Low blood sugar, juice or D50? - page 2
Last night I had a patient with a BS of 39. I had just finished giving report on her when she asked us to check her BS. Since the oncoming nurse still had to get report on a few more patients, I... Read More
1Apr 17, '10 by Meriwhen, ASN, BSN, RN Senior ModeratorNot too long ago, I had a patient with a BG in the 30s...they were AO4, feeling "funny" but denying other symptoms, and capable of eating and drinking. So I gave them some sweetened OJ and some crackers and sat with them while they noshed. It did the trick...a little too well: it was 203 when we rechecked it.
So I would have done the same as you and offered food/drink if the patient was able to eat and then rechecked...I also would have let the doctor know about the 39 right away, and also what the BG was when it was rechecked.
I had a patient with a BG of 14 who was also AO4 and denying symptoms...I strongly suspect that it was a testing error since they were more alert and oriented than most of the staff that early in the morning But since they were on bedtime Lantus, we still notified the doctor and they got juice, crackers and a recheck just to be safe.
0Apr 17, '10 by Reno1978, BSNFor a patient who was awake/alert like this one, I would have done exactly as you did.
If the patient also had a decline in her LOC, then D50 for sure.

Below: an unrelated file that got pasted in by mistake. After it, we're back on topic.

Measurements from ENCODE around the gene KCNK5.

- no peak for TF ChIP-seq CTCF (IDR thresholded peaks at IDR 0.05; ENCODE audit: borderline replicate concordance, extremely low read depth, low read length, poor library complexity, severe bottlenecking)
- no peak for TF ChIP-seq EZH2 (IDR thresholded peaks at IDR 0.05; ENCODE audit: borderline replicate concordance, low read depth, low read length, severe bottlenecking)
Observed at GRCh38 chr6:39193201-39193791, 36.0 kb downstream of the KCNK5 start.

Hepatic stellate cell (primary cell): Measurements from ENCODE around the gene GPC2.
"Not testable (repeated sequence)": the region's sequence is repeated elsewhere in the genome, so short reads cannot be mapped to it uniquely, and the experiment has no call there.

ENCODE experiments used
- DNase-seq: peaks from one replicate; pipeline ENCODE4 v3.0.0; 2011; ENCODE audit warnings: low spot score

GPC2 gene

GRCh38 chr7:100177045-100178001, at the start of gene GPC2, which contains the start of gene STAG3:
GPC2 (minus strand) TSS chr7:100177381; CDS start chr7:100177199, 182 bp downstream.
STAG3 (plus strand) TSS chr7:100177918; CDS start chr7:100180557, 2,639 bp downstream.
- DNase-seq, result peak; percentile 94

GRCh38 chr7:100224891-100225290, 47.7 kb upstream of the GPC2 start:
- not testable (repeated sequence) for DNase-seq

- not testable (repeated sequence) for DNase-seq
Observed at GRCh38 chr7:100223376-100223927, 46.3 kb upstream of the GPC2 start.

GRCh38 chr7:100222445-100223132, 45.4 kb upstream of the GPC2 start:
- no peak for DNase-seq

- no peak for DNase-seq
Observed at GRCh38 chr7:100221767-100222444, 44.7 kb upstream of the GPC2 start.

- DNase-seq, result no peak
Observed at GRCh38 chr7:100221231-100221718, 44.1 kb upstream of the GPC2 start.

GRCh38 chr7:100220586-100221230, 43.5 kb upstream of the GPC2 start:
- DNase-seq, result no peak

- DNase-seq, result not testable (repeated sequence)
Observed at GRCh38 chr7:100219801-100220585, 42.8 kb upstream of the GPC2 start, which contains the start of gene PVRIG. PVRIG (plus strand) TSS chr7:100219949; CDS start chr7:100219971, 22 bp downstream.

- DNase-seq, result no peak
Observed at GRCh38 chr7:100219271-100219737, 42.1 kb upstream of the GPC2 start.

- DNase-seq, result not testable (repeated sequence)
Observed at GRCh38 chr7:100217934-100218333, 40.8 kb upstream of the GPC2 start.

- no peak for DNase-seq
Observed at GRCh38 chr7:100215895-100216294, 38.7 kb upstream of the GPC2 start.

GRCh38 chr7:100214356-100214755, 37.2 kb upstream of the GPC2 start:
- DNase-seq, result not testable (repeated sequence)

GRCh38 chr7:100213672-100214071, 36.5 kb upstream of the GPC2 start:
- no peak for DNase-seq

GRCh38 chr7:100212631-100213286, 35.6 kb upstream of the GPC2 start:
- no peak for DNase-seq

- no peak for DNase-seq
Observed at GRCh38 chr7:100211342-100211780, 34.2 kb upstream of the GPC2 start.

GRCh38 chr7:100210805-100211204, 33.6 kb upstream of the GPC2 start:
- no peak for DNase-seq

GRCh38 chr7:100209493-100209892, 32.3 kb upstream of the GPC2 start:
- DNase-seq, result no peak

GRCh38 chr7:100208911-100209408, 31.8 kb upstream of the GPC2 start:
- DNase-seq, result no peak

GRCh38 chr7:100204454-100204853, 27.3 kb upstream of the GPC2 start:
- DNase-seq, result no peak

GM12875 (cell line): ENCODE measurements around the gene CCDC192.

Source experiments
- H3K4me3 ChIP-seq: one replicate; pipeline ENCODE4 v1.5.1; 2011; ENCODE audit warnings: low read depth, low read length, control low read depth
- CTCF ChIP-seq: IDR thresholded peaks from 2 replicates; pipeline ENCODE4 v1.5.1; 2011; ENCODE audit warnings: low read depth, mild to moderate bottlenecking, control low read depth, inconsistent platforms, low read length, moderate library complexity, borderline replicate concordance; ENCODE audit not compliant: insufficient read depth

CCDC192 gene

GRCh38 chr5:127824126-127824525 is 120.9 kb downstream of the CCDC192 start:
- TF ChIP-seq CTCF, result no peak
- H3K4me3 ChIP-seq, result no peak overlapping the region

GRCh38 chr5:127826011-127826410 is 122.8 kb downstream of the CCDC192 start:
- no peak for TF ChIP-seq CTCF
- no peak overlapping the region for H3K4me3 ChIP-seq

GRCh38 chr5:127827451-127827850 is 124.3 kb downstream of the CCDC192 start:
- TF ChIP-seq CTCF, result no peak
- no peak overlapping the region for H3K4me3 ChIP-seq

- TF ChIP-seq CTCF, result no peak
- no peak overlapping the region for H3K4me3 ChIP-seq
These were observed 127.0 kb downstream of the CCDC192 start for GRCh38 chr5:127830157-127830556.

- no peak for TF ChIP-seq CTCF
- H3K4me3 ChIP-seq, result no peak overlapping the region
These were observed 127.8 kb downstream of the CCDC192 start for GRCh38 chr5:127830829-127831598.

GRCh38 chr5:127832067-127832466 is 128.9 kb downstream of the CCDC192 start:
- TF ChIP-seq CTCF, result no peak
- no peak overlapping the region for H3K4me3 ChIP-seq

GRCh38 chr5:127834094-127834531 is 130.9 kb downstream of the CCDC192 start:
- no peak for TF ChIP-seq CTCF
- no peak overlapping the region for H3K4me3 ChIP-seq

0Apr 17, '10 by rgdavisRNI would have given the juice and a snack too. First of all, the patient was conscious, could swallow and wasn't NPO. Secondly, D50 is pretty rough on a peripheral IV site, so why give it to a patient who could correct her blood sugar by eating snacks.
If I was too busy to stay with the patient after she started feeling better, I'd still keep checking her and her blood sugar periodically to make sure she did not become hypoglycemic again. If the blood sugar came up and stayed up, I don't see any reason to give IV D50.
0Apr 17, '10 by NickiLaughs, BSNI had a patient A/O, just seemed a little "off" and sweating. Checked sugar: 19, not kidding, lab called when i was about to dbl check blood sugar (to make sure it wasn't an error) stating that the sugar had come back at 28......I decided to forego second blood sugar grabbed 2 OJS and basically have him chug them.
But protocol at my hospital is: if they can take PO and are A/O: give them OJ
If they can't take PO or after a BS check 15 min after OJ is still low: then you give them D50
Recheck again in 15 min: if it's still low, Start Dextrose 10% and Call MD *this is an ICU by the way*
In my personal experience, the OJ somehow works quicker? I never understood that, but I seem to get better results quicker with that.
I would just check the protocol of you facility.
0Apr 17, '10 by RN1980better get on speed with the hospital protocol concerning this, you likely wont get in trouble for for giving juice or amp of d50 and overting the deterioration of a patient, however some bean counter in performance improvement might raise heck & you get canned for not following protocol. ironic....huh.